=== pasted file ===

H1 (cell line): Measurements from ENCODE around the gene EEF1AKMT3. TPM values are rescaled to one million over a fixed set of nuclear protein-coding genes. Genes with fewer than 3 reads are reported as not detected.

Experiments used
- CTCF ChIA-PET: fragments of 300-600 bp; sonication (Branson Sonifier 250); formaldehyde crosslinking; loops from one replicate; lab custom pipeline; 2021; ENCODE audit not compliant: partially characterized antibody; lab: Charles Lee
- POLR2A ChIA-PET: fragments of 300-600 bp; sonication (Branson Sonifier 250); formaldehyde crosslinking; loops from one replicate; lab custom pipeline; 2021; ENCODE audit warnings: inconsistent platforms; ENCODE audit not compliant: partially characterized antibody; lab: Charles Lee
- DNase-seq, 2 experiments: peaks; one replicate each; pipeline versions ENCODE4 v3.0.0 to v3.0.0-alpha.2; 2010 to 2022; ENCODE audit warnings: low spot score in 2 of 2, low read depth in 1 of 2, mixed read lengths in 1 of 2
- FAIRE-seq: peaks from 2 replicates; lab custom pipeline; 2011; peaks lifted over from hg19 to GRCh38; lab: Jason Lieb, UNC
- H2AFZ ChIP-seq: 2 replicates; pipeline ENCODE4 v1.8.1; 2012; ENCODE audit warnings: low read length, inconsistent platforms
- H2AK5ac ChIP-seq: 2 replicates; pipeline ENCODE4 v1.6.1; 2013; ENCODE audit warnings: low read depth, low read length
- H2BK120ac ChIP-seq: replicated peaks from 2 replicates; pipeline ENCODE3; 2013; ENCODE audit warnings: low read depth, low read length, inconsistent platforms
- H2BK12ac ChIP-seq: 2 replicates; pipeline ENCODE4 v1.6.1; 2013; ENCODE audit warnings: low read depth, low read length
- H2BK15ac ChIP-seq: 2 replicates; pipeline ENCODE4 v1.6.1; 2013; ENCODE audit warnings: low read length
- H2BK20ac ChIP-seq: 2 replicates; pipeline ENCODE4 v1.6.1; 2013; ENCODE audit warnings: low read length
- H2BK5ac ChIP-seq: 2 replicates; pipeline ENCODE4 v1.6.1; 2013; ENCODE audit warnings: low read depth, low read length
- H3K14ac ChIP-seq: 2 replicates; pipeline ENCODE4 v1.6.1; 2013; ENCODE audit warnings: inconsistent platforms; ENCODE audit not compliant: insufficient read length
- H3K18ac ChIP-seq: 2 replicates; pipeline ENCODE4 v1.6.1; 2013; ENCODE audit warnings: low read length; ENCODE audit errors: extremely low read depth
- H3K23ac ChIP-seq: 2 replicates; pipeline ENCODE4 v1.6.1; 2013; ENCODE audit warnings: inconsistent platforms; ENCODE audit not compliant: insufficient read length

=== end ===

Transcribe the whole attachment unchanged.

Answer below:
H1 (cell line): Measurements from ENCODE around the gene EEF1AKMT3. TPM values are rescaled to one million over a fixed set of nuclear protein-coding genes. Genes with fewer than 3 reads are reported as not detected.

Experiments used
- CTCF ChIA-PET: fragments of 300-600 bp; sonication (Branson Sonifier 250); formaldehyde crosslinking; loops from one replicate; lab custom pipeline; 2021; ENCODE audit not compliant: partially characterized antibody; lab: Charles Lee
- POLR2A ChIA-PET: fragments of 300-600 bp; sonication (Branson Sonifier 250); formaldehyde crosslinking; loops from one replicate; lab custom pipeline; 2021; ENCODE audit warnings: inconsistent platforms; ENCODE audit not compliant: partially characterized antibody; lab: Charles Lee
- DNase-seq, 2 experiments: peaks; one replicate each; pipeline versions ENCODE4 v3.0.0 to v3.0.0-alpha.2; 2010 to 2022; ENCODE audit warnings: low spot score in 2 of 2, low read depth in 1 of 2, mixed read lengths in 1 of 2
- FAIRE-seq: peaks from 2 replicates; lab custom pipeline; 2011; peaks lifted over from hg19 to GRCh38; lab: Jason Lieb, UNC
- H2AFZ ChIP-seq: 2 replicates; pipeline ENCODE4 v1.8.1; 2012; ENCODE audit warnings: low read length, inconsistent platforms
- H2AK5ac ChIP-seq: 2 replicates; pipeline ENCODE4 v1.6.1; 2013; ENCODE audit warnings: low read depth, low read length
- H2BK120ac ChIP-seq: replicated peaks from 2 replicates; pipeline ENCODE3; 2013; ENCODE audit warnings: low read depth, low read length, inconsistent platforms
- H2BK12ac ChIP-seq: 2 replicates; pipeline ENCODE4 v1.6.1; 2013; ENCODE audit warnings: low read depth, low read length
- H2BK15ac ChIP-seq: 2 replicates; pipeline ENCODE4 v1.6.1; 2013; ENCODE audit warnings: low read length
- H2BK20ac ChIP-seq: 2 replicates; pipeline ENCODE4 v1.6.1; 2013; ENCODE audit warnings: low read length
- H2BK5ac ChIP-seq: 2 replicates; pipeline ENCODE4 v1.6.1; 2013; ENCODE audit warnings: low read depth, low read length
- H3K14ac ChIP-seq: 2 replicates; pipeline ENCODE4 v1.6.1; 2013; ENCODE audit warnings: inconsistent platforms; ENCODE audit not compliant: insufficient read length
- H3K18ac ChIP-seq: 2 replicates; pipeline ENCODE4 v1.6.1; 2013; ENCODE audit warnings: low read length; ENCODE audit errors: extremely low read depth
- H3K23ac ChIP-seq: 2 replicates; pipeline ENCODE4 v1.6.1; 2013; ENCODE audit warnings: inconsistent platforms; ENCODE audit not compliant: insufficient read length